Saving energy in your food truck brings a wealth of benefits to your business. Lower costs, more resources, appreciative customers, and less harm to the environment can all happen when you reduce your food truck power usage. And let’s face it, when you have a small business, a dollar saved is a dollar earned.
As the industry leader in food truck power, here are our practical tips for saving energy in your food truck.
A smart first step in saving energy is finding out how much power your food truck regularly uses. It will give you a baseline to make better decisions about what practices, appliances, and generators will work best for your needs while saving energy.
There are a few ways to do this. The easiest is to hook up a power meter to your food truck and measure how much energy you use in a day. Note that accurate power meters aren’t cheap. Another way is to add up the wattage of each of your appliances and kitchen equipment you use daily. If the total amount is, say, 5,000 watts, then you want a generator that can supply at least 5,000 watts of food truck power. Here’s a simple spreadsheet you can use to calculate your power needs.
Appliance/DeviceStartup/Peak WattsRunning WattsShift Length
It takes a little homework, but you’ll be glad to have a baseline of your food truck power needs. You may find that you don’t need the power (or the noise) of the first generator you bought.
It’s common for food truck owners to buy appliances and equipment that are cost-effective and get the job done. But depending on the appliance, they could be eating up a lot of energy. For example, diesel generators are typically only able to convert 40% of fuel burned into food truck electricity.
Smarter appliance options, however, are popping up in the market. ENERGY STAR provides good examples of how energy-efficient food truck appliances and equipment can be nowadays:
Energy-efficient appliances can also bring other benefits, such as less heat emission, longer lifespans, and of course, lower utility costs.
No one is saying you need to replace your griddle tomorrow. But you will want to consider it down the line. In the meantime, see if you can power down any appliances between serving customers to conserve energy.
Both gas and electric appliances can be energy efficient. But you can conserve even more energy by using the right equipment for different functions to power your food truck.
For example, Pete Anewalt, Chief Operating Officer at Joule Case, advises that gas is generally more energy efficient for appliances that need heat to operate, like a fryer. Gas heats up quicker than electric and cooks have better control over temperature—potentially reducing how long you need to use the appliance for your needs.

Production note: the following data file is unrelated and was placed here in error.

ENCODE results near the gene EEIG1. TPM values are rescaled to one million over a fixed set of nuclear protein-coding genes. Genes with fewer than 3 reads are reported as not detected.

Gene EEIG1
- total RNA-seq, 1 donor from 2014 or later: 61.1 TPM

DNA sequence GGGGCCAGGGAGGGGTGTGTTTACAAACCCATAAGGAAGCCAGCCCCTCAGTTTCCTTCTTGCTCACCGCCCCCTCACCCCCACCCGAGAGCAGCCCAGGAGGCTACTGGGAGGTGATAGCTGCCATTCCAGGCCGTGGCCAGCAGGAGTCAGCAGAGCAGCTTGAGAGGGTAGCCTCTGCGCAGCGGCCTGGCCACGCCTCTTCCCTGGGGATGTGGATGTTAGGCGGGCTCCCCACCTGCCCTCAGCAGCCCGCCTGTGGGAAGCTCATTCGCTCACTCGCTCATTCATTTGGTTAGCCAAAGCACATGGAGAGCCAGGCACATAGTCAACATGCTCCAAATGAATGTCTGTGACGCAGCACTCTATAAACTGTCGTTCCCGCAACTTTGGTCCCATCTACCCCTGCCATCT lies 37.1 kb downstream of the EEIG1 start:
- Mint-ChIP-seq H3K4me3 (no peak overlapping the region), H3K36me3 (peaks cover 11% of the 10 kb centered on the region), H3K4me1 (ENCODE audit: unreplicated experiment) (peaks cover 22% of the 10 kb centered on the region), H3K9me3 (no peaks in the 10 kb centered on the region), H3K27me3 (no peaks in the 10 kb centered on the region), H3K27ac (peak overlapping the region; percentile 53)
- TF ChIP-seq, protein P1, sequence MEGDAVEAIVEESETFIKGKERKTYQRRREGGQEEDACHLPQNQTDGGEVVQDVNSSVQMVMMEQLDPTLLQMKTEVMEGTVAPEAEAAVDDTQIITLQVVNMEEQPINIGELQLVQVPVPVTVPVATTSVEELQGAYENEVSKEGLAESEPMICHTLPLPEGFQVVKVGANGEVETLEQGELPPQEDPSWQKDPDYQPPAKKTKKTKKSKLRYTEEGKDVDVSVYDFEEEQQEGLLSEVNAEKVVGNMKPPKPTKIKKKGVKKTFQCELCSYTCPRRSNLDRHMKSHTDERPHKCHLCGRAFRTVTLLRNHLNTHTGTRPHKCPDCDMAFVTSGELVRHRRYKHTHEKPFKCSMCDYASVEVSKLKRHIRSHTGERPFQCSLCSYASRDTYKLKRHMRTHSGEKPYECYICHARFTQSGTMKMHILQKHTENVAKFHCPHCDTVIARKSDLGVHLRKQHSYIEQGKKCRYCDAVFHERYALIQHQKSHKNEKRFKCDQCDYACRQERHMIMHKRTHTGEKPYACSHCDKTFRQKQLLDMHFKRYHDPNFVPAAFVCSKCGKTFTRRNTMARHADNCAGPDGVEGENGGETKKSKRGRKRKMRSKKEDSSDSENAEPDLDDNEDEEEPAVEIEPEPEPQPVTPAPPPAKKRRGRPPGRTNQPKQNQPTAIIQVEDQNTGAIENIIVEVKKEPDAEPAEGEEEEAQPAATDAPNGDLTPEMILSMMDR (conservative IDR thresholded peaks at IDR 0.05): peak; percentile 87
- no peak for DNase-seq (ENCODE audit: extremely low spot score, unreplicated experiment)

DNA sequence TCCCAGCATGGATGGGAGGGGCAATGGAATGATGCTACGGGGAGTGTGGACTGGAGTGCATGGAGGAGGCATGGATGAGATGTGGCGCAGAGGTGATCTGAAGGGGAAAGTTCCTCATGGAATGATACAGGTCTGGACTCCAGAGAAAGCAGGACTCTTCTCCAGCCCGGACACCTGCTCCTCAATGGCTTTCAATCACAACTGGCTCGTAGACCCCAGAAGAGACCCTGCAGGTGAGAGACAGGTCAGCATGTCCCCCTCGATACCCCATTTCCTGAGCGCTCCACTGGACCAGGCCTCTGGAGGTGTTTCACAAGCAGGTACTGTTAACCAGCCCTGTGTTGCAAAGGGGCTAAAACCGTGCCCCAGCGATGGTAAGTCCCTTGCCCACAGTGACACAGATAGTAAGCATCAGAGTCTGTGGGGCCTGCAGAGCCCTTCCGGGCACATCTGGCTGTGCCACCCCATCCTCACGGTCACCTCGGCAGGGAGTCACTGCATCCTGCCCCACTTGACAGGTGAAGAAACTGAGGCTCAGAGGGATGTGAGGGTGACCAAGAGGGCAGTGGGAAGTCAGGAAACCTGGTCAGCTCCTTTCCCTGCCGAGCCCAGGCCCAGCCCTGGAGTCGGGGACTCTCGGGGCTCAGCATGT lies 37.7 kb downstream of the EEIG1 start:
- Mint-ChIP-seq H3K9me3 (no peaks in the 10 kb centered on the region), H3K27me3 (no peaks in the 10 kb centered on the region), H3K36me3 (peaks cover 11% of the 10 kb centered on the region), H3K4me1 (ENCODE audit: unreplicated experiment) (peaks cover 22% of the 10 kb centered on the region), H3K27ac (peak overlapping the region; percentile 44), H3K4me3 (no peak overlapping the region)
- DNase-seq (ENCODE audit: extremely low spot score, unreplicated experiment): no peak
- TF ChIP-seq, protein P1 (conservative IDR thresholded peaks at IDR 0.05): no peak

The type of generator you use is another factor. When you use a generator for power, you are paying for consistent production of power regardless of whether you are using it. If you need 3kW of power, but your generator can only be dialed down to 6kW, it may not be the right equipment for your needs. Compare that to an electric battery system where you draw only what you need.
By separating out which equipment would be better with gas versus electric, you have a better idea of how to use appliances to meet your needs while saving energy.
The fossil fuels needed to run a food truck can be considerable, sometimes costing food truck owners $500 a month. The good news is that food truck drivers can control up to 30% of fuel costs by saving energy through simple driving habits. Given the hefty weight of most food trucks and how far they must travel, this is a great hack.
There are two main ways to control how much fuel you’re consuming: speed and engine load.
You can save energy, and a good chunk of change, by using only the food truck power you need to drive between locations.
Maintaining a food truck with regular tune-ups will help it last longer. Regular oil changes, old plug replacements, and wheel realignments are not only good for the truck, but they’re also good for saving energy.
For example, keeping your tires properly inflated can improve gas mileage by up to 3%. Additionally, using low-rolling resistance tires can decrease energy use by 4%, and reducing the weight of your food truck by 5% can decrease energy use by 1-3%.
The energy-saving numbers aren’t bonkers, but you can implement many energy-saving options without costing more money than you would normally spend on repairs and maintenance.
If there was ever a time to consider food truck electricity options, it would be now. The federal Inflation Reduction Act of 2022 includes rebates and tax credits for purchasing electric vehicles and appliances. Additionally, dozens of cities and states are starting to regulate the use of natural gas in commercial products.
Research consistently shows that, overall, electric vehicles are more energy efficient than gas ones. In fact, one study showed that switching from gas to an electric food truck reduced energy use by 37% on average. While not everyone has the resources to buy an electric food truck, it’s an option that can drastically reduce energy waste, CO2 emissions, and yearly operating costs.
There are a lot of food truck electricity applications for owners to save energy (and money). And the industry is quickly moving to electric. But what really matters is being conscious about using only the energy you need to power your food truck. Our tips can help you get there.
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